GEMA/HS Dispatch December 2017 Edition - Page 25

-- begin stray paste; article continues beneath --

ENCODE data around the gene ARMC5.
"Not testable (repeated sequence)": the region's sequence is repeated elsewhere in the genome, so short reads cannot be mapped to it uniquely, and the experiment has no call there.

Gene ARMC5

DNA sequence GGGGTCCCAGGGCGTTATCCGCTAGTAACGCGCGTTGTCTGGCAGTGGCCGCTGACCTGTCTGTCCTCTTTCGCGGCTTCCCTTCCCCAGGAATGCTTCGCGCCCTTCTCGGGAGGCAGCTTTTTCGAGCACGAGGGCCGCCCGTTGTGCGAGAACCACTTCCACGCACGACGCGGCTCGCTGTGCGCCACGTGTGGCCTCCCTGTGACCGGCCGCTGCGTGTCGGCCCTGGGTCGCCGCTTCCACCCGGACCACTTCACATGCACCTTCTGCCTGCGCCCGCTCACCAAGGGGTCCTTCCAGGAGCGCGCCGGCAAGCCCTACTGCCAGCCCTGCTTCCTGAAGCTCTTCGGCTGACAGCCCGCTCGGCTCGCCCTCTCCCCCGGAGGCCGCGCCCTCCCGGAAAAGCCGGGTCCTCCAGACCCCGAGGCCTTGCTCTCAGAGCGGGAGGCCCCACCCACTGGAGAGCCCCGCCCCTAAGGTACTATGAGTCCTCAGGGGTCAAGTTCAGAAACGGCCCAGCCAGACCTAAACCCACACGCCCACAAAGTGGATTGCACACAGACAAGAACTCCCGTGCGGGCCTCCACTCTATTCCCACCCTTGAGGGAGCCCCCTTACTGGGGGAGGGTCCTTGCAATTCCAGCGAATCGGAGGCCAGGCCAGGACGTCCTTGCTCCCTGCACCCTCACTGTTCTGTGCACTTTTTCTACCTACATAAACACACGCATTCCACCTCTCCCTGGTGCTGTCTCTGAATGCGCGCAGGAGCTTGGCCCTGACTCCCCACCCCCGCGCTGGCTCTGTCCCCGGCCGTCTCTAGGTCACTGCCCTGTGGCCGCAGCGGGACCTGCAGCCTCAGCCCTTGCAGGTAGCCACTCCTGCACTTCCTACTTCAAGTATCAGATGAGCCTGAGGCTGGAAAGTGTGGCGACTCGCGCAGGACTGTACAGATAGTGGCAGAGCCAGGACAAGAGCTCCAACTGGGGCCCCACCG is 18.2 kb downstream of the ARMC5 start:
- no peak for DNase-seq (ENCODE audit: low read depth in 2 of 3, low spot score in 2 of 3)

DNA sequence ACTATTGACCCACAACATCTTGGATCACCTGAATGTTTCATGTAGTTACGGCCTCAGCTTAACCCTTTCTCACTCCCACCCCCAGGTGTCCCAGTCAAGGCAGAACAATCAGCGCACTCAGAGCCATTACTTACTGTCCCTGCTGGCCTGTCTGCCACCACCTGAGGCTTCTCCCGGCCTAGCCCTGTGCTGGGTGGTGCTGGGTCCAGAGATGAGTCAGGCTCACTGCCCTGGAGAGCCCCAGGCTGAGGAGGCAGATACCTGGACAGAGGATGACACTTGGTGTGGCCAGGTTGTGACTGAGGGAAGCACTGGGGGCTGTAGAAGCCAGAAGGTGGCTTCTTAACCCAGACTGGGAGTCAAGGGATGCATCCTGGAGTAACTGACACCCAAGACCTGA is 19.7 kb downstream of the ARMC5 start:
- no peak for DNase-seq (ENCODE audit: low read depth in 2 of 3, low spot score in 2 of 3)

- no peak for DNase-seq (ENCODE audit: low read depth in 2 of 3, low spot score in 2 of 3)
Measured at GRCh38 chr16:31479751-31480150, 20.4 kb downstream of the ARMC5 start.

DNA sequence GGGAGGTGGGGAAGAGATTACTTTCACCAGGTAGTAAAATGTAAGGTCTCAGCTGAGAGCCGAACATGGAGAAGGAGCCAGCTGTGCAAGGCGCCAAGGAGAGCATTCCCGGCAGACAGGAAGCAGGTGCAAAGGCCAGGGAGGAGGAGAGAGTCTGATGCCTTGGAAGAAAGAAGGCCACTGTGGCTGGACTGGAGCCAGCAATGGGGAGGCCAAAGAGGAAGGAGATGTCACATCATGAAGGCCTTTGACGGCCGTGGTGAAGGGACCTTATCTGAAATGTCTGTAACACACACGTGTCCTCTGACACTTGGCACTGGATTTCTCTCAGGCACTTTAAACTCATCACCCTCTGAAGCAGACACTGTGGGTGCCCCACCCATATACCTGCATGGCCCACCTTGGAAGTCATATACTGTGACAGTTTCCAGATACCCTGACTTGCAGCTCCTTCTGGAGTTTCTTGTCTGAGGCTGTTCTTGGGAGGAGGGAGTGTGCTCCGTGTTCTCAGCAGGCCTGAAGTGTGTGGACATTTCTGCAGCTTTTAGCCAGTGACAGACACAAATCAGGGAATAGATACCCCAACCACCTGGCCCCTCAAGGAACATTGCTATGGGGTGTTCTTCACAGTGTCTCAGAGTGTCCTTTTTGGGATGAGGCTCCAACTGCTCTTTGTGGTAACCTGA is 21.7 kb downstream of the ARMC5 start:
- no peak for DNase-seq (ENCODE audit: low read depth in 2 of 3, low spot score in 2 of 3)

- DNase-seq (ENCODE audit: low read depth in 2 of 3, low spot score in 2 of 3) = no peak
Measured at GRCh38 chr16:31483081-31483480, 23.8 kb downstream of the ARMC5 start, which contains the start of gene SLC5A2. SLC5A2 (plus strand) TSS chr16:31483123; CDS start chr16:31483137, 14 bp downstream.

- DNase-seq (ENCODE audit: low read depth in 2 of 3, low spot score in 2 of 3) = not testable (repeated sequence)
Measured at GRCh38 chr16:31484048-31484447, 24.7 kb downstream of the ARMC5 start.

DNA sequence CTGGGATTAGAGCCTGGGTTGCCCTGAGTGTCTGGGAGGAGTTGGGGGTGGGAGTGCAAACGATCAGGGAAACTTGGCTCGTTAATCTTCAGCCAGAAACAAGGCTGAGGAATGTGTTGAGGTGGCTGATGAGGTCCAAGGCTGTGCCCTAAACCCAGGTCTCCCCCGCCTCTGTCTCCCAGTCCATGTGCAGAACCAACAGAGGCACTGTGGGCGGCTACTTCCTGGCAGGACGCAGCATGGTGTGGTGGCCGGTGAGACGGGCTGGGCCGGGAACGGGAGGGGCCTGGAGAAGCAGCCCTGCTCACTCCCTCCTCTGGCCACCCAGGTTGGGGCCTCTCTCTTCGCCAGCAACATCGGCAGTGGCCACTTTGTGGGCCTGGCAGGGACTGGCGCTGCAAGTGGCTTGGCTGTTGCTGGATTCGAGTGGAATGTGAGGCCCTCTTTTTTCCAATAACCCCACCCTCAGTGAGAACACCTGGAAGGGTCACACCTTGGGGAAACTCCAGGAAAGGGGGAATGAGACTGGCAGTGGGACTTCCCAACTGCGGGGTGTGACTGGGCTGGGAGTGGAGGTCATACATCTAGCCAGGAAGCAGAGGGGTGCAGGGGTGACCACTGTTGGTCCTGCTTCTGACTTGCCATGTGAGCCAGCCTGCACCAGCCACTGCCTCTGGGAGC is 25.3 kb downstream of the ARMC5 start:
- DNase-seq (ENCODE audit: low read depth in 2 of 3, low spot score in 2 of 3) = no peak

The new face of Georgia Forestry GFC Director Chuck Williams continues path of public service By Uyen Le Schneider C huck Williams’ career as Director of the Georgia Forestry Commission may have officially started in September, but his interest, work and knowledge of natural resources, forestry and the environment has been lifelong. “The Forestry Commission was far from being a foreign entity to me when this opportunity came about,” said Williams. Over the last 10 to 15 years, Williams’ relationship with the commission has developed and grown through his interactions as a customer and as a member of the GFC Board of Directors. Williams said he had never considered applying for the position until someone nominated him after former GFC Director Robert Farris retired in May. But, he was even more surprised when his nomination was approved. “I’m a little bit of a nontraditional choice. Traditionally, the new director of the Forestry Commission, whenever that job becomes vacant, would typically be a career employee that came up through the ranks.” He believes the board’s break from tradition was due to his vision and goals for the agency. Williams plans to take more of an external role as director of GFC and will hire a deputy director to oversee the day-to-day internal workings. Williams’ external role will focus on economic development, markets for timber, and collaborating with other state and federal agencies. “I really tip my hat to my predecessors and directors of agencies that have had to do both jobs at one time, both the internal and external,” said Williams. Williams’ goal for GFC on a micro basis is to support the agency’s mission to protect and manage Georgia’s forestry sources, which entails the protection of Georgia trees against natural disasters like fire, infections and windstorms. This also means working with land owners to ensure Georgia has healthy forests that contribute to the state’s economic well-being. On a macro basis, William believes the agency not only serves forest landowners, but all citizens in Georgia. “Whether you’re a forest landowner or not, forestry provides assets to every Georgian in the form of clean air, clean water, wildlife habitat, aesthetics and recreation — a lot of things where you don’t have to own the land to benefit from it,” said Williams. From his standpoint, today’s forestry industry is not just about growing trees commercially for timber and forestry products. It’s also about providing a clean and sustainable environment for all Georgians. Georgia has 24.1 million acres of commercial timberlands, more than any other state in the nation. Williams says his goal is to keep Georgia as number one. “Some states might argue with us, but I think Georgia can rightfully lay claim to being the number one forestry state in the nation. My goals and objectives for the Forestry Commission are pretty simple: the number one forestry state in the nation deserves the number one state forestry agency.” Prior to joining GFC, Williams served in the Georgia State Legislature starting in 2011 when he was elected to represent District 119 – Watkinsville. During his tenure as state representative, Williams served on the agriculture and consumer affairs and the natural resources and environment committees, making him no stranger to the forestry industry. Williams is excited about his new role and looks forward to continuing to serve Georgia citizens. With his broad background, his goals and vision for the agency will reap statewide benefits. DISPATCH